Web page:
Hamilton schools working together to produce wetland field guide

Our first activities at Walker Swamp this year are going to be truly amazing. The project involves two local schools working together: Hamilton Parklands School – a school for children with intellectual disabilities, that supports and prepares students to become active and engaged members of their community; and the Good Shepherd College – a school with a commitment to learning, environment, relationships and their community. Over the next six months, under the guidance of their teachers and NGT staff, the students will all work together in small groups, to produce a wetland field guide that is accessible to people of all ages and abilities.

Looking south-west across Walker Swamp through the ring of River Red Gums

Each group will focus on a plant and an animal found at Walker Swamp. They will research the species, record information, and take photos. The children will gain invaluable experience, as they work with each other, adult volunteers, and NGT staff. The students will determine what information will be included in the booklet, and the design and layout. NGT staff and volunteers will be their guides and mentors at the wetland, helping them find their chosen animal or plant, while helping them feel comfortable, safe, and immersed in the very nature that abounds there. We want to introduce the children to this spectacular place, and show them how to look really closely and calmly, to find creatures and plants, great and small, to discover and learn about the species found at Walker Swamp. They’ll learn how to take fantastic photos, and how to identify species. And they’ll learn how to write up information and present it in an easy to read and interesting way.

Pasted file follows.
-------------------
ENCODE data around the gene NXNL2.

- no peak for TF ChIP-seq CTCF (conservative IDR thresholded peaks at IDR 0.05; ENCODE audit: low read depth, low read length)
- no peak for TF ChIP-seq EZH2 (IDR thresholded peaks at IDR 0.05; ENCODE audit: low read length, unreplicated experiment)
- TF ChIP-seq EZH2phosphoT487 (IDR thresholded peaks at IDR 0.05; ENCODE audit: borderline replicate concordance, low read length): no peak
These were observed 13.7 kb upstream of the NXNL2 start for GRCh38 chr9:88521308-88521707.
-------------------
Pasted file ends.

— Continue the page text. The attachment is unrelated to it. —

Growling Grass Frog (Litoria raniformis), one of the species that students may choose to profile.

Aside from mastering these scientific skills, something arguably even more important will be happening. The students will get to know their peers from the other school, to help each other, to respect, and look out for each other. They’ll meet other adults, and gain the confidence to ask questions and discuss ideas, and ultimately (hopefully!) they’ll begin to develop a passion for their environment and understand the ongoing care it needs. School staff and NGT alike are excited for this social aspect of the project.

Another component of this project, already underway, is the establishment of a core group of volunteers in the Southern Grampians region to assist with on-ground tasks and conservation activities at our NGT reserves. In 2021 we began introducing interested people to this idea, and are now building up a great group of people who are wanting to participate in many and varied activities on NGT Reserves in this region. Last year, our dedicated group of volunteers assisted with acoustic monitoring and motion sensor cameras, planting native vegetation, weeding, tree guard construction, and assessment of red gum health. We are in the process of developing our event calendar for 2022; it will be available next month and will include camp outs! If you would like to become involved, or just find out more about this concept, or have any thoughts or ideas for future activities and projects, then please get in touch with Lisa.

The activities mentioned in this article are part of a new volunteer program, “Increasing diversity among environmental volunteers at Walker Swamp” which is supported by the Victorian Government through the 2021 Community Volunteer Action Grants.

Lisa McIntyre


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